My love affair with democracy

By

Democracy I love you. Or I thought I did. But I just don’t know what to think anymore. Anxiety clouds every fibre of my being; you’ve rejected me and chosen another. Perhaps you can see why I’m disenchanted; Donald Trump has won. The needs, wishes and hopes of so many Americans have been ruthlessly cast aside. This time there is such a dichotomy between the views of Clinton and Trump supporters that reconciliation seems almost like a pipe dream.

Pablo Neruda puts it best if you reread his beautiful, “The Saddest Poem” through the prism of the American general election. Imagine he’s talking about democracy.

“I no longer love her, true, but perhaps I love her”.

“Love is so short and oblivion so long”.

“My soul is lost without her”.

And my soul is indeed lost. It vanished somewhere in the night as I was sleeping. Stole from the room where I slumbered. Turned the handle without a sound and then down the stairs. And in the morning the realisation. The sense that something irreparable had broken within me, to be replaced by a morass of desperation.

Because I loved you democracy. They called you names, told me that you were “the worst form of government, except all those other forms that have been tried.” That from the demagogue Winston Churchill. But I didn’t listen to them, because I knew the real you. Or thought I did.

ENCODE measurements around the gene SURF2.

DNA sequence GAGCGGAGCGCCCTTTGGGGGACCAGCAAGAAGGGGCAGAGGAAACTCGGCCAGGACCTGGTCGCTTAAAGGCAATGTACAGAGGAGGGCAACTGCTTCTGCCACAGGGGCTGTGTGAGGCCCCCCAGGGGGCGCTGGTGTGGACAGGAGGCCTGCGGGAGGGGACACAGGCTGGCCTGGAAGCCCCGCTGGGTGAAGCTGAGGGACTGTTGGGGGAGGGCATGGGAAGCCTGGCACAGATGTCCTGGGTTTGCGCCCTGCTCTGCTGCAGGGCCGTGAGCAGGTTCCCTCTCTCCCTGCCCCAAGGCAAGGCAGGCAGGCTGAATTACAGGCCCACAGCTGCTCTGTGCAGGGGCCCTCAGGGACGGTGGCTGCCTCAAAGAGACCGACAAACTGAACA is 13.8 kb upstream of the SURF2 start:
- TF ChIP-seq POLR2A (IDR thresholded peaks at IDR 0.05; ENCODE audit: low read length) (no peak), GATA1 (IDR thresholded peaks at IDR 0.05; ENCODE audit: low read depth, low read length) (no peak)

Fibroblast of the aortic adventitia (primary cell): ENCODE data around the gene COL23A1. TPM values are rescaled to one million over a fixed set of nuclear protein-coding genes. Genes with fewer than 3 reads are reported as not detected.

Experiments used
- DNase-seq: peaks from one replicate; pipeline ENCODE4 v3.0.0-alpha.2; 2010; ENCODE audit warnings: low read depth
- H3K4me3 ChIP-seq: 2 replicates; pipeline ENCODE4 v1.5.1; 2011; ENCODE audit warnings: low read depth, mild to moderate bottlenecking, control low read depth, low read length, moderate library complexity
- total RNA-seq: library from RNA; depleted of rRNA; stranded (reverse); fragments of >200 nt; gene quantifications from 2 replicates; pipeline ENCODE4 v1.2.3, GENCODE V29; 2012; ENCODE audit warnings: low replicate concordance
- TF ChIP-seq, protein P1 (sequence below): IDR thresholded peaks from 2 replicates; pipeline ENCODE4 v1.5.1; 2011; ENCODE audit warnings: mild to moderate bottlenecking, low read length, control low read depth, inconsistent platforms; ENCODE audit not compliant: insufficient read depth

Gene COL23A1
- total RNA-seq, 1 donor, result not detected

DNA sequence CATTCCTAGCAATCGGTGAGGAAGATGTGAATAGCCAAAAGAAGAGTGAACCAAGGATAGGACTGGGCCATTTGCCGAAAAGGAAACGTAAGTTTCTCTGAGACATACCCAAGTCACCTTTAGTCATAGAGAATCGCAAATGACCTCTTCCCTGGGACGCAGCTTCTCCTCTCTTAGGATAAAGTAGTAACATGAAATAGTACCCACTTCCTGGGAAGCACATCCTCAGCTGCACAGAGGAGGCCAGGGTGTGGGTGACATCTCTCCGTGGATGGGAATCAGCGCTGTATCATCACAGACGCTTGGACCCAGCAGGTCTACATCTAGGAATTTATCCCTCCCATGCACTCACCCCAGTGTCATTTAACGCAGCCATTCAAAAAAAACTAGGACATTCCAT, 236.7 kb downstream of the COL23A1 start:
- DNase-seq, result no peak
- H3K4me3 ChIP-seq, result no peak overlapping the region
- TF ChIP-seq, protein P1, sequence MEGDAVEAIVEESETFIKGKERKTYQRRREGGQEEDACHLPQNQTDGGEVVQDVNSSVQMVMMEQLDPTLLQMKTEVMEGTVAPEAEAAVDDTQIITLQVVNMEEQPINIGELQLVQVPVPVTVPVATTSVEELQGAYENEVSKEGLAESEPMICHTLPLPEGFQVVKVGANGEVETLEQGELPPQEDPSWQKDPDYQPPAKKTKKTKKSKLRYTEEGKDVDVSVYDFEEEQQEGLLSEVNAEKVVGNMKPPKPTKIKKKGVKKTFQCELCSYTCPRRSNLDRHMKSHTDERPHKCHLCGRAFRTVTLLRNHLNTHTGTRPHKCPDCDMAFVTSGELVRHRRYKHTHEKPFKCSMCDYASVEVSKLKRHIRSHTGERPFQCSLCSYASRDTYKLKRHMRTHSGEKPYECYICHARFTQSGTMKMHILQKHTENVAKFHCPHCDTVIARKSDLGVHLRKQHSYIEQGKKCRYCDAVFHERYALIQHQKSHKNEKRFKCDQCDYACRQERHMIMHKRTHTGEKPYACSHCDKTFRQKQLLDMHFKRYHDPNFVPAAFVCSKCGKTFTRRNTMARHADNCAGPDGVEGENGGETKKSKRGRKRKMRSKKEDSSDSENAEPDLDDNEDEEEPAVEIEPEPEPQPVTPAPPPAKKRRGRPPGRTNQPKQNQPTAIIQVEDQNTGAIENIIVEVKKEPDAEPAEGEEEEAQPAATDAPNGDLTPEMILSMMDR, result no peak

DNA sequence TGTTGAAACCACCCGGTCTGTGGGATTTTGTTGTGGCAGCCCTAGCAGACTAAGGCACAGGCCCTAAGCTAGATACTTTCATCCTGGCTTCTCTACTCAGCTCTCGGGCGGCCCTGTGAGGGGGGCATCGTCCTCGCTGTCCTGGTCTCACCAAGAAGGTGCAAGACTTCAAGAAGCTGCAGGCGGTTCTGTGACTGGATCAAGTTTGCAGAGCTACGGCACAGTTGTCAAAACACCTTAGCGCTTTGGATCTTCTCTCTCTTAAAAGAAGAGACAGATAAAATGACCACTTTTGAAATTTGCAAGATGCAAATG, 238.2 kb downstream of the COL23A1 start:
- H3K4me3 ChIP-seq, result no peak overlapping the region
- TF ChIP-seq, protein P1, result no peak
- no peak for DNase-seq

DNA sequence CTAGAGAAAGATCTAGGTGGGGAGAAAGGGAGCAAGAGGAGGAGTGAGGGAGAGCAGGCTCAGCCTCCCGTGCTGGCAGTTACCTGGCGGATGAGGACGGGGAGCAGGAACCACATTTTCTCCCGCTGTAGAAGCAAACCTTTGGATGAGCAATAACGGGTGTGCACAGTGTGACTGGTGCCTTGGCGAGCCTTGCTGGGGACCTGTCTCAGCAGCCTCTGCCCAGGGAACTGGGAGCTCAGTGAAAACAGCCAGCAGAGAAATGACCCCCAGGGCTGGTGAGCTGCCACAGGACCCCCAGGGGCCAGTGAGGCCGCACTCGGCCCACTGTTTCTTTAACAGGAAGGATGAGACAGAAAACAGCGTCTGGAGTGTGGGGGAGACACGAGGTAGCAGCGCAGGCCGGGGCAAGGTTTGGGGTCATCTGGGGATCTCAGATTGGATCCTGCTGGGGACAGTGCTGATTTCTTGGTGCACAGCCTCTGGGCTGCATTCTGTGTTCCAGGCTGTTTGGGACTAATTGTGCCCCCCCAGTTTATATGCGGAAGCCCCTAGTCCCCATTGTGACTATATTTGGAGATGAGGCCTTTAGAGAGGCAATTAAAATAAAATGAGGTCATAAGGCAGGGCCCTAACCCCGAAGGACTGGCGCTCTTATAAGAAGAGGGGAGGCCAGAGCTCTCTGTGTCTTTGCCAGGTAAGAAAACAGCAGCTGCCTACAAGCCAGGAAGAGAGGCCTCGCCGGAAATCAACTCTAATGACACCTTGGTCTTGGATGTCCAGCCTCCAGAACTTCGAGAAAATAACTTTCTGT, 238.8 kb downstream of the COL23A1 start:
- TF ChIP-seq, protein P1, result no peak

And now? What do you want from me? Phil Collins had it right, “there’s just an empty space” inside of me, caused by your very hand. You chose a madman, a xenophobe, a misogynist over me. He sold you lies and you believed him.

And what does this leave me with? Binge-eating, tears and Jeremy Kyle. Unable to get through my seminars without thinking about you, how great we could have been.

And it hurts me that you don’t even care. You chose him without any regard for me, for the people that loved you.

And, to quote “The Magnetic Fields”, “I don’t want to get over you”, I don’t want to move on. I want you to come back to me in 2017, or 2020 or whenever, tell me that you’ve changed your mind. That you’ve made the wrong decision, that you didn’t really love him at all.

“I could listen to all my friends, and go out again, and pretend it’s enough.” Pretend that I don’t need you to care democracy. But it’s not, and never will be enough.

Bonnie Raitt had it right; you’re fickle and I still love you, but democracy, “I can’t make you love me if you don’t”.

Photograph by IoSonaUnaPhotoCamera via Flickr

My thanks to This American Life, episode 339, for the song recommendations.

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